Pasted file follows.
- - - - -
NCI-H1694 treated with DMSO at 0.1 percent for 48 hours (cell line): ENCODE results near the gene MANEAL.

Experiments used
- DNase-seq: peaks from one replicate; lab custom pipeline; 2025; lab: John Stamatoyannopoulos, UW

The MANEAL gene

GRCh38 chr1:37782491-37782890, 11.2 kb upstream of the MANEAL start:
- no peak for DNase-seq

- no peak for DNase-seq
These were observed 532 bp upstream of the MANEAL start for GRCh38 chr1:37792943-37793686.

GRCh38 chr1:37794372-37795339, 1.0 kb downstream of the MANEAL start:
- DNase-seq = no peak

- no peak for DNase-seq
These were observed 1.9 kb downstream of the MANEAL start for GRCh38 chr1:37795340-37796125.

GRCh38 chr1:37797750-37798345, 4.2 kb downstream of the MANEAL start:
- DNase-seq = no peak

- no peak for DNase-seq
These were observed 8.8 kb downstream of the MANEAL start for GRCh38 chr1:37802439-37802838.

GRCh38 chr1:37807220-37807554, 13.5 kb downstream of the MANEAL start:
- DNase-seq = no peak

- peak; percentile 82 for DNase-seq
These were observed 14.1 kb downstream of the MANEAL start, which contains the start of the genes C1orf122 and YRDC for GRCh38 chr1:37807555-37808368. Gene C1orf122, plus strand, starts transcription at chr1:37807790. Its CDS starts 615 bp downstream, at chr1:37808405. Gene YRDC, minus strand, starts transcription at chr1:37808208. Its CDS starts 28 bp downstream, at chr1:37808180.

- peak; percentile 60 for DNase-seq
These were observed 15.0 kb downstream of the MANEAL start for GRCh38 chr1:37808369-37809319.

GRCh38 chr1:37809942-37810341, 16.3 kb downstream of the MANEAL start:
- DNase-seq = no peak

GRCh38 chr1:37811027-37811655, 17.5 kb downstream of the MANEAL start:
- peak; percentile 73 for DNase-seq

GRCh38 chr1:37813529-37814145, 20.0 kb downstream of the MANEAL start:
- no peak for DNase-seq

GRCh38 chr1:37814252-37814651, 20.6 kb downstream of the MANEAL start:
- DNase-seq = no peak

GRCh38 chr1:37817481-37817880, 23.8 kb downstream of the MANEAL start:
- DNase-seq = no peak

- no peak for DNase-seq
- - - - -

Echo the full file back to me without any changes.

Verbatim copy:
NCI-H1694 treated with DMSO at 0.1 percent for 48 hours (cell line): ENCODE results near the gene MANEAL.

Experiments used
- DNase-seq: peaks from one replicate; lab custom pipeline; 2025; lab: John Stamatoyannopoulos, UW

The MANEAL gene

GRCh38 chr1:37782491-37782890, 11.2 kb upstream of the MANEAL start:
- no peak for DNase-seq

- no peak for DNase-seq
These were observed 532 bp upstream of the MANEAL start for GRCh38 chr1:37792943-37793686.

GRCh38 chr1:37794372-37795339, 1.0 kb downstream of the MANEAL start:
- DNase-seq = no peak

- no peak for DNase-seq
These were observed 1.9 kb downstream of the MANEAL start for GRCh38 chr1:37795340-37796125.

GRCh38 chr1:37797750-37798345, 4.2 kb downstream of the MANEAL start:
- DNase-seq = no peak

- no peak for DNase-seq
These were observed 8.8 kb downstream of the MANEAL start for GRCh38 chr1:37802439-37802838.

GRCh38 chr1:37807220-37807554, 13.5 kb downstream of the MANEAL start:
- DNase-seq = no peak

- peak; percentile 82 for DNase-seq
These were observed 14.1 kb downstream of the MANEAL start, which contains the start of the genes C1orf122 and YRDC for GRCh38 chr1:37807555-37808368. Gene C1orf122, plus strand, starts transcription at chr1:37807790. Its CDS starts 615 bp downstream, at chr1:37808405. Gene YRDC, minus strand, starts transcription at chr1:37808208. Its CDS starts 28 bp downstream, at chr1:37808180.

- peak; percentile 60 for DNase-seq
These were observed 15.0 kb downstream of the MANEAL start for GRCh38 chr1:37808369-37809319.

GRCh38 chr1:37809942-37810341, 16.3 kb downstream of the MANEAL start:
- DNase-seq = no peak

GRCh38 chr1:37811027-37811655, 17.5 kb downstream of the MANEAL start:
- peak; percentile 73 for DNase-seq

GRCh38 chr1:37813529-37814145, 20.0 kb downstream of the MANEAL start:
- no peak for DNase-seq

GRCh38 chr1:37814252-37814651, 20.6 kb downstream of the MANEAL start:
- DNase-seq = no peak

GRCh38 chr1:37817481-37817880, 23.8 kb downstream of the MANEAL start:
- DNase-seq = no peak

- no peak for DNase-seq